22 July 2007
Jane Austen's Mansfield Park has been my lunch read for the last two weeks. I've seen the (1999) film two or three times and enjoyed it immensely, but I've never managed to finish the novel. I like Fanny Price very much, but she is so passive she sometimes makes me want to grind my teeth and throw the book across the room. Probably her passivity annoys me, because I see how necessary it is and how little good fighting might do her. She has no wealth, no beauty, no talent or charm with which to acquire even the limited freedoms open to her cousins.
I know, of course, that she ends up with Edmund rather than the (reformed) rake, Mr. Henry Crawford, but I have difficulty reconciling myself to that "happiness."
Oh, Mr. Henry Crawford! How I wish you had loved Fanny a little bit more! Edmund is a good sort of fellow and will keep Fanny content, I am sure, but I would love to see her pushed to passion.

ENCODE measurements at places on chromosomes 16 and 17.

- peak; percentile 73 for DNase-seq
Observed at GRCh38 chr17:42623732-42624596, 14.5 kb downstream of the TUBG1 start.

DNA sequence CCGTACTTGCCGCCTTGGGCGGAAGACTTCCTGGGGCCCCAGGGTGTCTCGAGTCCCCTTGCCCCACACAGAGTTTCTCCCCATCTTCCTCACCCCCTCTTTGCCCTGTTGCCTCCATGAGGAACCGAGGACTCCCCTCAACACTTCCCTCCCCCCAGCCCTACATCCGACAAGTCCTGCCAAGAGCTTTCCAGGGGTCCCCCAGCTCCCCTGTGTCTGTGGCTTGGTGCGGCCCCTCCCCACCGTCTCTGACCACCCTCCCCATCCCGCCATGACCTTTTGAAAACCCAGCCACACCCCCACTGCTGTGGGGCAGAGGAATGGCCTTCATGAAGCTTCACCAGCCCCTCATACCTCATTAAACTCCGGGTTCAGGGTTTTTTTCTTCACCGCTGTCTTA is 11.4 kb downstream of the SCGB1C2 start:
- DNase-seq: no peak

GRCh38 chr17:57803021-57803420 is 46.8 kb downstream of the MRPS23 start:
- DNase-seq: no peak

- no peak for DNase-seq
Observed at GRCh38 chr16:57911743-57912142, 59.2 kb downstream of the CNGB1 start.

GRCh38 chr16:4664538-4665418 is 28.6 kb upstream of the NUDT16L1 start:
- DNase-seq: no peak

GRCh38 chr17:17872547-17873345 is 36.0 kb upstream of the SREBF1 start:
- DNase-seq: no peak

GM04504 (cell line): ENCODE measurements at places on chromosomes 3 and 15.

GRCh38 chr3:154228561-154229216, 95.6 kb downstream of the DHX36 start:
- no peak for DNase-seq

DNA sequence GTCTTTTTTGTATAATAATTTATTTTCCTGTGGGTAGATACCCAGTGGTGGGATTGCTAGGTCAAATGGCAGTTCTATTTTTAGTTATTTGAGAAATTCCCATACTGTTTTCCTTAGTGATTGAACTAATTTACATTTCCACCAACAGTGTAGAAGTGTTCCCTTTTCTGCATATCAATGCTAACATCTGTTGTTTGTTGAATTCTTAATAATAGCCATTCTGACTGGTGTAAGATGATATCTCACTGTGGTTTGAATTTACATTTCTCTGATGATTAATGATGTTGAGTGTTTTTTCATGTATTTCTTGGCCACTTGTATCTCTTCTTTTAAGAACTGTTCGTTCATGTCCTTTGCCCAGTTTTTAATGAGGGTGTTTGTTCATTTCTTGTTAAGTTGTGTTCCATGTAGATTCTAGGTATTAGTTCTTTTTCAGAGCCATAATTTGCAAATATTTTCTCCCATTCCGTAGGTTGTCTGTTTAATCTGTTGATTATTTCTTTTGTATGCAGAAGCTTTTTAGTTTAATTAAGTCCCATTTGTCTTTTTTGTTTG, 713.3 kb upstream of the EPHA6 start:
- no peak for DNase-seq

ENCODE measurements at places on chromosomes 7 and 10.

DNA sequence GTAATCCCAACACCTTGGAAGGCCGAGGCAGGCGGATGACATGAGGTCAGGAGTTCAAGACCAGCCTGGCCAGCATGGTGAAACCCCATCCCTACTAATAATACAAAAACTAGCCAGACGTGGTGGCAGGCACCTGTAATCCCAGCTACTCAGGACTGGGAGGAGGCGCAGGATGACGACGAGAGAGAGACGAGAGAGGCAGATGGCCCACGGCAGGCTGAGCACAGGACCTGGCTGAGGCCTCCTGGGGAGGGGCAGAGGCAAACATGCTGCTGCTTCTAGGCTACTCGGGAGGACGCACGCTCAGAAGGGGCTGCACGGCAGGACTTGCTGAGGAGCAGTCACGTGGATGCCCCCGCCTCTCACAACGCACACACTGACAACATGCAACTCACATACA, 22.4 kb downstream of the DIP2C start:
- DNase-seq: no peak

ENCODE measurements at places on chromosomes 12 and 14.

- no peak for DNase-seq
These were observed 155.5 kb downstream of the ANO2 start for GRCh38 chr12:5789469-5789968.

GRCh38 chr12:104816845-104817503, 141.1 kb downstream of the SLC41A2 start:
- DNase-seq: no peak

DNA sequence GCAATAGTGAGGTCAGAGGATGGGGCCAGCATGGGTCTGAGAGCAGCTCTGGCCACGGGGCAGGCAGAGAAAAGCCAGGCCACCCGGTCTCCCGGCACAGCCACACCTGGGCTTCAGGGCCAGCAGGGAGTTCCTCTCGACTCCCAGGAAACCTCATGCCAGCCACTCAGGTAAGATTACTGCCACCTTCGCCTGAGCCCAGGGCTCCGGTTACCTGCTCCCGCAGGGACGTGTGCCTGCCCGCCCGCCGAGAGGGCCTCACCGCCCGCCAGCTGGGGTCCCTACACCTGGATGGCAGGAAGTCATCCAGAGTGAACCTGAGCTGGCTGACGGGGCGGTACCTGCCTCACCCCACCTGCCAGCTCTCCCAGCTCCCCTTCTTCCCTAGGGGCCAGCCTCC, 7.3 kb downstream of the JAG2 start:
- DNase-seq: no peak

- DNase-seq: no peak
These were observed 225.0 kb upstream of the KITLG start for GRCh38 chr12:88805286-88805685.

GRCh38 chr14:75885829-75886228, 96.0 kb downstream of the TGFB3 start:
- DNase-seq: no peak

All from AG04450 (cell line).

Who knows? I'm miles from the end yet and everything is still possible. Perhaps Edmund will push her to passionate speech? Speak passionate love, Fanny?!
Mansfield Park by Jane Austen (Headline Review, 2006)
02 July 2007
Currently listening to Barbara Kingsolver read her essay collection Small Wonder and (somewhere around the middle of the first disc) she asks:
How much do we need to feel blessed, sated, and permanently safe? What is safety in this world, and on what broad stones is that house built?After discarding a bunch of foolishness, my answer turned out as simple as this: the circle of my husband's arms.